Thursday, April 19, 2012

The land where perfect balance isn't a universal thing

Oh, social media. That thing into which we put so much time and effort. That illustrious indicator of all things positive in the world. Those metrics we all love to check. Catalyst for many insomnia-filled nights.

I love social media. The more I learn about it, the more intrigued I am. However, like many other things in life, the lessons we learn about Twitter or Facebook or Pinterest are relevant today, but might not be a week or month from now. Rules - generally speaking - don't seem to apply to social media.

That was made even more evident today when I attended a Social Media Breakfast Tech Valley event, titled "How to pick up, restart & re-commit to social media."

Panelists were Jen Van Iderstyne (Internet Marketing Ninjas); Aray Montalvan and Joey Hunziker (Proctors); Chris Chenes (Tri-City Valleycats) and; Maria Decker (The Jonesville Store) - and they were nothing if not impressive.

One comment that came from the discussion likely gave some relief and made others cringe: "There is no such thing as a social media expert."

Maybe so, but I think anyone who works with social media likes to think they have a leg up.

More important than that theoretical leg up however, is the responsibility we have to use social media to engage; as Hunziker said "People love when you respond to them because they feel like they're being listened to." 

There might be a tendency for those who are starting out in social media to focus solely on getting people to like their page, follow them, etc.; but what those who are in charge of or take part in (in short - pretty much anyone these days) social media in a professional context is that simply because your consumers or customers have taken that step doesn't mean they can't step back. 

Think of it this way: If you ask someone out and they say yes, you don't immediately stop responding or putting in effort. That's when the effort begins.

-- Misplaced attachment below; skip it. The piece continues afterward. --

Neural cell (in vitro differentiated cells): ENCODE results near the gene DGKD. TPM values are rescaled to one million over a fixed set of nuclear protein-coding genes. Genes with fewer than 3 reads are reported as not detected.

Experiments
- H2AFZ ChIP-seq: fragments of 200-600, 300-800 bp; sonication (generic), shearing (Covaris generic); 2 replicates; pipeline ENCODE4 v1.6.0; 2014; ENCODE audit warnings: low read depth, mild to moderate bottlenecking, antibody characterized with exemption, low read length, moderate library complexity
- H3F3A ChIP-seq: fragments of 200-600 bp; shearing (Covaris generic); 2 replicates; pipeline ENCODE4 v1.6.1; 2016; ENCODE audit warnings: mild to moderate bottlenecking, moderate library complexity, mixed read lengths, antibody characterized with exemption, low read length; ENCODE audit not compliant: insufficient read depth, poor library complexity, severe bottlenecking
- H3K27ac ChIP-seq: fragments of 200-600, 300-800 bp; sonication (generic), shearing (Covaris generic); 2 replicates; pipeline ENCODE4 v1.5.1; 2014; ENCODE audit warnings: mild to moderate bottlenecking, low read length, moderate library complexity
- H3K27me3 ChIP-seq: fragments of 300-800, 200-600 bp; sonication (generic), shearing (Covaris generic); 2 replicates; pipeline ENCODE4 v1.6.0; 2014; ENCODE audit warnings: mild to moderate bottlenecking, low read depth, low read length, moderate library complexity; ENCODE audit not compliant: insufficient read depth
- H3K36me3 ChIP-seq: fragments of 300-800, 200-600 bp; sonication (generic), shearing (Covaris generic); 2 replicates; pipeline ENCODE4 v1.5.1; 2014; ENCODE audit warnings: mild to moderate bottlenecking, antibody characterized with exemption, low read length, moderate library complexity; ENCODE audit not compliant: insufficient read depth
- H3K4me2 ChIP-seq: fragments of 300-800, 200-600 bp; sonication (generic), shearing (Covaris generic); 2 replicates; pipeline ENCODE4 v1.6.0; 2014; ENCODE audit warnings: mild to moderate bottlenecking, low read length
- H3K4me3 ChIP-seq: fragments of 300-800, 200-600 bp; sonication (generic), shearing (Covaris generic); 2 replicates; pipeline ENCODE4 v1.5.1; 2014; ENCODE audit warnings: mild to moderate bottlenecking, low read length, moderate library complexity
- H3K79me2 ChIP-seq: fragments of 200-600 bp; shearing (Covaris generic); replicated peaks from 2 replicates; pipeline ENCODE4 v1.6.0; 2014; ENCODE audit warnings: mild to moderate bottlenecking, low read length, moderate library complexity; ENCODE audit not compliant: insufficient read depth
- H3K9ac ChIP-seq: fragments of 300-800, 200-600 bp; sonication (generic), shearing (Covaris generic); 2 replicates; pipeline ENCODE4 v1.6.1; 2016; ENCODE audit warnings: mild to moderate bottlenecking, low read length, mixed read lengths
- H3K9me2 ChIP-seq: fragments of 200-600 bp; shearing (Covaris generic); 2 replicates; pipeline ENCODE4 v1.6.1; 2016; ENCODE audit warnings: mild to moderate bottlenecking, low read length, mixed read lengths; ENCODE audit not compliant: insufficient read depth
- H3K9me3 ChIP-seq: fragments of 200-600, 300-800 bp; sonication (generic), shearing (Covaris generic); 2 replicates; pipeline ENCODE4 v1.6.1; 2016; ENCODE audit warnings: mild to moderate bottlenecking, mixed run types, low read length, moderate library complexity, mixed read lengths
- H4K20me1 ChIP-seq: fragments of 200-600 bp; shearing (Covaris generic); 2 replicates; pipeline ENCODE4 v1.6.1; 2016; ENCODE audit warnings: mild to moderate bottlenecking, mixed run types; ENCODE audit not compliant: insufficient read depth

Positive or negative - you have to respond. In fact, responding to the negative comments/posts could be more important. After all, anyone can respond positively to a "congrats, you did an amazing job on this!" - how you respond to a "hey, you sucked today; what the hell!?" will speak volumes more about your business/organization.

Of course, we never really get to find out what makes people follow or "like" us; or what makes them reverse the step. That's part of the challenge - and constant opportunity - of social media. You could safely argue that there is no perfect balance of what to post or how often to do so. 

In fact, that was the "agree to disagree" moment of today's SMBTV panel discussion. What works well for one organization - posting updates frequently throughout the day - won't necessarily work for another.

For us at The Record, breaking news frequently reigns supreme. However there are days when the top story can surprise you. This ebb and flow of our industry - like many others - can make figuring out social media tough. However, this ultimately provides for more opportunity than anything else. 

The thing that, ironically, I learned at today's event is that we will always be learning and evolving. Today sites like Facebook, Twitter, Pinterest and Reddit are huge; a month or a year from now no one can be sure what will work and what will fizzle out.

The constantly evolving lesson is, I think, the best part about social media. What do you think? To what kind of initiatives have you had a great response? To which ones have you had a lackluster response? What did you learn from either or both?


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